You don’t manage to put up 25.5 tackles for loss if you aren’t able to reset your base and wrap up ball carriers in the backfield.


Here, Lawson uses a small burst of speed combined with his signature power to throw the lineman off of his base. He blows up the play, and takes the time to reset himself before making one of the most technically sound tackles you could ask for.

While Lawson doesn’t have a large arsenal of block shedding moves, he is able to use the spin very effectively.


Here, he loads Miami’s offensive tackle into a dryer and sets it to high. Yup, the spin cycle. Lawson also attempted the move, with some success, against Notre Dame tackle Ronnie Stanley.



Stanley is one of the nation’s best left tackles, and rarely is caught holding. However, Shaq Lawson sees a window and uses the spin moves to slide off of the All-American tackle. Stanley’s only option? Grab on for dear life. This play shows just how dangerous Lawson can be, even against top competition.


The main negative when watching Shaq Lawson is that he is very stiff. Dolphins fans watch Cameron Wake hit the edge and bend to the point of being almost parallel to the group before accelerating to the quarterback. Shaq Lawson is not that type of player. He is never going to be the explosive presence on the edge that speeds around opposing tackles.

Shaq Lawson also has issues disengaging in a timely manner when the play develops on the opposite side.


Here he is late recognizing the opposing runner and you see what happens when a player who lacks explosiveness gets caught in an uncomfortable situation athletically. Luckily, the Tigers’ defensive line has enough talent that it didn’t hurt them in many cases to have Lawson struggle catching players from behind. Lawson’s struggles disengaging could be exposed in the NFL.

While players obviously should tackle using a full body wrap up technique, it is a useful skill to be able to grab hold of more slippery players and drag them down. Lawson sometimes struggles with bringing down twitchier athletes.


Here, Lawson is unable to get his arms up quickly enough to bring down the QB. He attempts to catch him, but is not a naturally explosive runner. So, he stumbles a bit, doesn’t get his hands up to slow down the scrambler, and ends up trading a sack for a throw away.

Shaq Lawson also struggles with penalties.


In this case, Lawson simply lined up offsides. This is a mental mistake that he was caught in on a few occasions during 2015. In the NFL, coaches expect the little things like where you line up to be automatic. He cannot leave question marks about elements of the game that are second nature for pro players.

Lawson also had trouble with roughing the passer calls, and he occasionally had trouble slowing down the motor that makes him so dominant. He would continue his pursuit of the quarterback and put his team in difficult situations by extending drives. Being a high motor player helps your team until you lose the ability to turn it off. That’s when you become a major liability on the field.

As is the case with most first round prospects, Lawson’s positives far outweigh the negatives. However, there is one negative that draws attention, which is somewhat concerning.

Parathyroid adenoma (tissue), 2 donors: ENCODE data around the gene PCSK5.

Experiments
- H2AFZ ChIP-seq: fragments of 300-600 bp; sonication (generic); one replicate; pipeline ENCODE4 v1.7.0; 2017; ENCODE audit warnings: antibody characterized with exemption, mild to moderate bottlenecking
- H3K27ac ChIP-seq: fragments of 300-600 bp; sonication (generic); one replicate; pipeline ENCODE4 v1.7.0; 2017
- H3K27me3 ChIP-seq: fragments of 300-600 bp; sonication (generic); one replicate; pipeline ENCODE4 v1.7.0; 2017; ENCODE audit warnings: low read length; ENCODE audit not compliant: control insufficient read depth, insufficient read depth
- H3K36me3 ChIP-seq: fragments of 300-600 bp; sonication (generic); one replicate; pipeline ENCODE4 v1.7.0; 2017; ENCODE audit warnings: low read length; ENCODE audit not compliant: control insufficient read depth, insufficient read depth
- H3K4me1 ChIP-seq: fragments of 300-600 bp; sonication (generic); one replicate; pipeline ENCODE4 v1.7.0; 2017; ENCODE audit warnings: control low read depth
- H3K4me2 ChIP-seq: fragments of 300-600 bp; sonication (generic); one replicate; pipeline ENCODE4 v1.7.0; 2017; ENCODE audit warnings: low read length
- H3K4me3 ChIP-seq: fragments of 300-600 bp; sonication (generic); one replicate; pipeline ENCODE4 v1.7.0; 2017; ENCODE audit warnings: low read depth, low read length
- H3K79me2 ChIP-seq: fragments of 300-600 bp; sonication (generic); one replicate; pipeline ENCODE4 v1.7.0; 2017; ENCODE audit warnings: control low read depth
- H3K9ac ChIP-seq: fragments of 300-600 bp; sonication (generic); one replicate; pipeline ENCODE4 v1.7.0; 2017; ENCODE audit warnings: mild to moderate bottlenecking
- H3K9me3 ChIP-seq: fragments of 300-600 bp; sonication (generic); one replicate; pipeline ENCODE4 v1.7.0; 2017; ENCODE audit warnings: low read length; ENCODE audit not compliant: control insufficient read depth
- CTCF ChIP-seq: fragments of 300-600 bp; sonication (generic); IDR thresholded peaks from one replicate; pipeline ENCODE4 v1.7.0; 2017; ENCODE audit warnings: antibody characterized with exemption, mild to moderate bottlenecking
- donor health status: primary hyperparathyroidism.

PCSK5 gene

At Clemson, Lawson played with a group of All-Americans and other defenders far above the normal collegiate level. With that being said, when he struggled, he did not have to put the team on his back. With the Miami Dolphins, Lawson would be entering a talented unit. However, players are granted greater responsibility in the NFL than they are in college. So, is Lawson able to handle this, or did he rely too much on his teammates during his time at Clemson?

I am usually inclined to not blame players for being a part of strong units in college, but it does beg the question as to how much of Lawson’s production is thanks to decreased blocking attention.

How He Fits in Miami:


(Getty Images)


Shaq Lawson played in a 4-3 defense in college, and he will be able to play in a 4-3 defense in the NFL. He projects well as the 4-3 lineman that Miami can play on downs during which Cameron Wake is off of the field. If Lawson’s struggles exploding off of the edge hurt him in passing downs, Wake can substitute in off of the bench.

There is one unconventional way that Shaq Lawson could be utilized in Miami. While he doesn’t explode off of the line, Lawson builds up speed very well if given space. So, can you imagine lining up Lawson in the Wide-9 and letting him turn into a human wrecking ball? Lawson coming downhill, building up speed, and using his strength to mow down blockers is a very happy thought for Dolphins fans.

Regardless of how the team decides to implement Shaq Lawson, he is a formidable defensive lineman when rushing inside or outside. Vance Joseph will look to mix up the Dolphins’ front in 2016, and go away from the very predictable looks utilized by Kevin Coyle. So, Joseph would be happy to have a player like Shaq Lawson who can potentially be used in various sets and can play every down.

The Dolphins lack that every down presence on the defensive line, and Cameron Wake’s impending delegation to a rotational role means that a player like Shaq Lawson is even more attractive to the team. If he can contribute in a similar way to how he did at Clemson, then Lawson will be a dominant NFL defensive lineman for many, many years.